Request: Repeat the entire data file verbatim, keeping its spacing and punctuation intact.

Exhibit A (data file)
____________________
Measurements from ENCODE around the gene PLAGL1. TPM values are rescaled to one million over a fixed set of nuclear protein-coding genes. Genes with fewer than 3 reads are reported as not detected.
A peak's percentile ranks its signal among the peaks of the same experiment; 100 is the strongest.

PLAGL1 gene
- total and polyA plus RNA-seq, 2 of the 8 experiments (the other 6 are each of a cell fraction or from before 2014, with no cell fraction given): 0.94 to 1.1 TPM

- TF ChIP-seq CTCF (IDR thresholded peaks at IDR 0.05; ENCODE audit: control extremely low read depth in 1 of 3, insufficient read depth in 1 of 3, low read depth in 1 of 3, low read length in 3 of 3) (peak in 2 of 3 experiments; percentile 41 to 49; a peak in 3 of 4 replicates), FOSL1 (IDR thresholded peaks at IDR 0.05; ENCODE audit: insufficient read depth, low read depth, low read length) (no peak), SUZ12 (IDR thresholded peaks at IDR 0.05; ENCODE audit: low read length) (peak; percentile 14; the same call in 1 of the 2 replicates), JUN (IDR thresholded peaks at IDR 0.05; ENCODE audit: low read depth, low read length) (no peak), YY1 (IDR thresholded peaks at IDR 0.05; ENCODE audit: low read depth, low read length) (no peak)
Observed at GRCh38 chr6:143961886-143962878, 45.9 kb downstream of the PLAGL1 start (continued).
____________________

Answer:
Measurements from ENCODE around the gene PLAGL1. TPM values are rescaled to one million over a fixed set of nuclear protein-coding genes. Genes with fewer than 3 reads are reported as not detected.
A peak's percentile ranks its signal among the peaks of the same experiment; 100 is the strongest.

PLAGL1 gene
- total and polyA plus RNA-seq, 2 of the 8 experiments (the other 6 are each of a cell fraction or from before 2014, with no cell fraction given): 0.94 to 1.1 TPM

- TF ChIP-seq CTCF (IDR thresholded peaks at IDR 0.05; ENCODE audit: control extremely low read depth in 1 of 3, insufficient read depth in 1 of 3, low read depth in 1 of 3, low read length in 3 of 3) (peak in 2 of 3 experiments; percentile 41 to 49; a peak in 3 of 4 replicates), FOSL1 (IDR thresholded peaks at IDR 0.05; ENCODE audit: insufficient read depth, low read depth, low read length) (no peak), SUZ12 (IDR thresholded peaks at IDR 0.05; ENCODE audit: low read length) (peak; percentile 14; the same call in 1 of the 2 replicates), JUN (IDR thresholded peaks at IDR 0.05; ENCODE audit: low read depth, low read length) (no peak), YY1 (IDR thresholded peaks at IDR 0.05; ENCODE audit: low read depth, low read length) (no peak)
Observed at GRCh38 chr6:143961886-143962878, 45.9 kb downstream of the PLAGL1 start (continued).